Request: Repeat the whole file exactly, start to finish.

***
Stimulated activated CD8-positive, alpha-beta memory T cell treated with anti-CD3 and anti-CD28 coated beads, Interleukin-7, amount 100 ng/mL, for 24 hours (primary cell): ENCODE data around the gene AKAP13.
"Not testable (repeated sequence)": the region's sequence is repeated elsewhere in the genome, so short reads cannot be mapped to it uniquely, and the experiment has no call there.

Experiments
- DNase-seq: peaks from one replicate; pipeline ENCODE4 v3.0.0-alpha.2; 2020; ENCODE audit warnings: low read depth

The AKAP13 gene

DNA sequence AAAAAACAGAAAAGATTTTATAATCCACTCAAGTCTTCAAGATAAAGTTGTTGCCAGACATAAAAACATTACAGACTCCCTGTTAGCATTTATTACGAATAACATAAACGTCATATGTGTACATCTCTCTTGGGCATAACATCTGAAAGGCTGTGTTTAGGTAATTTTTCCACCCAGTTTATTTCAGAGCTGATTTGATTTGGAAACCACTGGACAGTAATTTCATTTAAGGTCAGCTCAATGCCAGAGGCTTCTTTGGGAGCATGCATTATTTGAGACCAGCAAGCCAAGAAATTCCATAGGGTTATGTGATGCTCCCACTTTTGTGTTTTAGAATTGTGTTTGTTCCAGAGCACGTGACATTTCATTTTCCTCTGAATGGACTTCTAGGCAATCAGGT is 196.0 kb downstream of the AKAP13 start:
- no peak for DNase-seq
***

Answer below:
Stimulated activated CD8-positive, alpha-beta memory T cell treated with anti-CD3 and anti-CD28 coated beads, Interleukin-7, amount 100 ng/mL, for 24 hours (primary cell): ENCODE data around the gene AKAP13.
"Not testable (repeated sequence)": the region's sequence is repeated elsewhere in the genome, so short reads cannot be mapped to it uniquely, and the experiment has no call there.

Experiments
- DNase-seq: peaks from one replicate; pipeline ENCODE4 v3.0.0-alpha.2; 2020; ENCODE audit warnings: low read depth

The AKAP13 gene

DNA sequence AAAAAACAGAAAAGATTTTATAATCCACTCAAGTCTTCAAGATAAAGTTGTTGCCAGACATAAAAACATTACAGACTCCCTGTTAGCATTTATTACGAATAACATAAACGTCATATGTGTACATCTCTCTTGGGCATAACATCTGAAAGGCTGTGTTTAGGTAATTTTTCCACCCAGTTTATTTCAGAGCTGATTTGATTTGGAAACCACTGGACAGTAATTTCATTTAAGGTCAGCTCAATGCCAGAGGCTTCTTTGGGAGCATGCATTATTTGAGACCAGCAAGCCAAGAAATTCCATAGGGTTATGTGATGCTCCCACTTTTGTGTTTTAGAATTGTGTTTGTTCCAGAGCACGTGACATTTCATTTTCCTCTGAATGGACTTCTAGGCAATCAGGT is 196.0 kb downstream of the AKAP13 start:
- no peak for DNase-seq